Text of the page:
Answering Dr. Jamal Badawi:

Jamal Badawi's Misinformation and Misquotations - Part 5

[ Part 1 | Part 2 | Part 3 | Part 4 | Part 5 | Part 6 ]

Sam Shamoun

Badawi on Embryology and Genetics

The Quran has much to say about the formation of the embryo. For instance, in seven different places the Quran claims that man is created from a Nutfah (cf. S. 80:17-19; 76:2; 75:37-39; 53: 45-47; 40:67; 23:12-14; 22:5).

In his lecture regarding Quranic embryology titled Embryology in the Quran, Badawi claimed that the Quran is completely accurate in describing the developing embryo. Badawi had much to say about the meaning of Nutfah, stressing the fact that in two places Nutfah is described as something that is ejaculated. (Cf. S. 75:37-39; 53:45-47)

Badawi claimed that since Nutfah is described as something ejaculated, it could only be referring to the male seminal fluid. Badawi concluded that the Quran correctly indicates that it is the male contribution that determines the gender of the child, completely agreeing with modern genetic discoveries.

Let us see if the evidence from ancient and modern Muslim authorities supports Badawi's claim that the Nutfah that is poured forth refers solely to the male seminal fluid.

Dr. Muhammad Taqi-ud-Din Al-Hilali & Dr. Muhammad Muhsin Khan's Translation of the Quran:

Be cursed (the disbelieving) man! How ungrateful he is! From what thing did He create him? From Nutfah (male and female semen drops) He created him, and then set him in due proportion; S. 80:17-19

Verily, We have created man from Nutfah drops of mixed semen (discharge of man and woman), in order to try him, so We made him hearer, seer. S. 76:2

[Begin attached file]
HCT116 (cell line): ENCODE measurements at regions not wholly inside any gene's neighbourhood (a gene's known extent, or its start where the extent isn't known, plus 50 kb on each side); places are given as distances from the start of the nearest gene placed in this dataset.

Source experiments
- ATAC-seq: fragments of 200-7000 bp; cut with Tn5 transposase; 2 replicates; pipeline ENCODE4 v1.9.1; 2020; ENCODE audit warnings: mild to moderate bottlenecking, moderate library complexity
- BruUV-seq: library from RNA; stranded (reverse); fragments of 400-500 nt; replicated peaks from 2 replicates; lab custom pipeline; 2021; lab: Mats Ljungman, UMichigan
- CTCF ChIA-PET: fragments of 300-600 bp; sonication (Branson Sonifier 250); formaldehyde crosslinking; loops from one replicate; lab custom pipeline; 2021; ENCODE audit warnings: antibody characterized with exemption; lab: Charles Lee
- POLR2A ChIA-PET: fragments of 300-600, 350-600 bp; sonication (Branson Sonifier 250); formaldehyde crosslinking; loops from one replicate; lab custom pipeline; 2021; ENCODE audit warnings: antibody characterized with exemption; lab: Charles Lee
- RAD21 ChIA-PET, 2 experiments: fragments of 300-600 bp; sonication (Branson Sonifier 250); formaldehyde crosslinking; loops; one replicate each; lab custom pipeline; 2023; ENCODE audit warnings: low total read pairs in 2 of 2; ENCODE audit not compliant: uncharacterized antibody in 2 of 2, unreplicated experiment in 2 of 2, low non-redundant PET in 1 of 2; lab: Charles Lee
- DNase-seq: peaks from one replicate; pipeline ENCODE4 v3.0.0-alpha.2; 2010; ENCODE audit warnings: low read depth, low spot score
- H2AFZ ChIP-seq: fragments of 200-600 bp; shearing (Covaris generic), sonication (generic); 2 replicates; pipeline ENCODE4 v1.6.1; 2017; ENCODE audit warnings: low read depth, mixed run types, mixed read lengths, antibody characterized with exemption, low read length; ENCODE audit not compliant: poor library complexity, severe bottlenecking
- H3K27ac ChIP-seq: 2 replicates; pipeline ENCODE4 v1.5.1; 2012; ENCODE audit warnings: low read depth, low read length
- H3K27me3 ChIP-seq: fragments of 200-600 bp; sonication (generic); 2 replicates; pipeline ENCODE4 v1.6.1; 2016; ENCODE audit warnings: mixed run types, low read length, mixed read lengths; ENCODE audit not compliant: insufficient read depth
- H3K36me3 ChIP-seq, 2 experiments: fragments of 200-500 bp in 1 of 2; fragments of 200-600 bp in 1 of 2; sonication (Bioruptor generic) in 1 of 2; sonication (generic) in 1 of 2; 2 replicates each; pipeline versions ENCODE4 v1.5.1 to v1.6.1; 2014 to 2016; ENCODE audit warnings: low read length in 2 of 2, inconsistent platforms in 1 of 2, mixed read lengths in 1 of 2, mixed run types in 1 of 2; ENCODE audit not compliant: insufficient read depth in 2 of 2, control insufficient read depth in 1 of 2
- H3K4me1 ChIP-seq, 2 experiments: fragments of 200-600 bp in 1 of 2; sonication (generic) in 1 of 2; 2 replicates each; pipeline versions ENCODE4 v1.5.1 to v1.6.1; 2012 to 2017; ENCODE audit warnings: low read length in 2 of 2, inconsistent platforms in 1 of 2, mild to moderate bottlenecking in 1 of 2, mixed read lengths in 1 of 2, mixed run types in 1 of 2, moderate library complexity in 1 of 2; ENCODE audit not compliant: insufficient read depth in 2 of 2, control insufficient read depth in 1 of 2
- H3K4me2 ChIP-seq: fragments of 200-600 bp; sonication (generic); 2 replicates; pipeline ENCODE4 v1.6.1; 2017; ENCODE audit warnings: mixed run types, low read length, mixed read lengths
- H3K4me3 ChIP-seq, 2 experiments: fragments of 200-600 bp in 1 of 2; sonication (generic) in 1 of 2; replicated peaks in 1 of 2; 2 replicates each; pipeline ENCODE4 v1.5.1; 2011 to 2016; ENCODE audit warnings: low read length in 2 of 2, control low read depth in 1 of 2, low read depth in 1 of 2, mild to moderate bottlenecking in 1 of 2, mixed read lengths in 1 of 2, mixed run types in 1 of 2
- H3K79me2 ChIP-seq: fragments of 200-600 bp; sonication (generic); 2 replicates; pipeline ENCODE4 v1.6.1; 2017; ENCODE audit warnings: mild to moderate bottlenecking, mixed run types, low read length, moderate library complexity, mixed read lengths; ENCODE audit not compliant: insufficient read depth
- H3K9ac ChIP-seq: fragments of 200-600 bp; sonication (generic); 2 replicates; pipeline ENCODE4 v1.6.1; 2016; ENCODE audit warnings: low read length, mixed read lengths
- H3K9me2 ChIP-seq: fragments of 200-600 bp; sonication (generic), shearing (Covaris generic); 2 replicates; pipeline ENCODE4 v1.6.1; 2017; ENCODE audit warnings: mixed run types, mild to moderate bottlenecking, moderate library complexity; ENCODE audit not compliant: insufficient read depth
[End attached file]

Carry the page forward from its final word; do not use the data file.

Was he not a Nutfah (mixed male and female discharge of semen) poured forth? Then he became an 'Alaqa (a clot); then (Allâh) shaped and fashioned (him) in due proportion. And made him in two sexes, male and female. S. 75:37-39

And that He (Allâh) creates the pairs, male and female, From Nutfah (drops of semen male and female discharges) when it is emitted; And that upon Him (Allâh) is another bringing forth (Resurrection); S. 53:45-47

He, it is Who has created you (Adam) from dust, then from a Nutfah [mixed semen drops of male and female discharge (i.e. Adam's offspring)] then from a clot (a piece of coagulated blood), then brings you forth as children, then (makes you grow) to reach the age of full strength, and afterwards to be old (men and women), though some among you die before, and that you reach an appointed term, in order that you may understand. S. 40:67

And indeed We created man (Adam) out of an extract of clay (water and earth). Thereafter We made him (the offspring of Adam) as a Nutfah (mixed drops of the male and female sexual discharge) (and lodged it) in a safe lodging (womb of the woman). Then We made the Nutfah into a clot (a piece of thick coagulated blood), then We made the clot into a little lump of flesh, then We made out of that little lump of flesh bones, then We clothed the bones with flesh, and then We brought it forth as another creation. So blessed be Allâh, the Best of creators. S. 23:12-14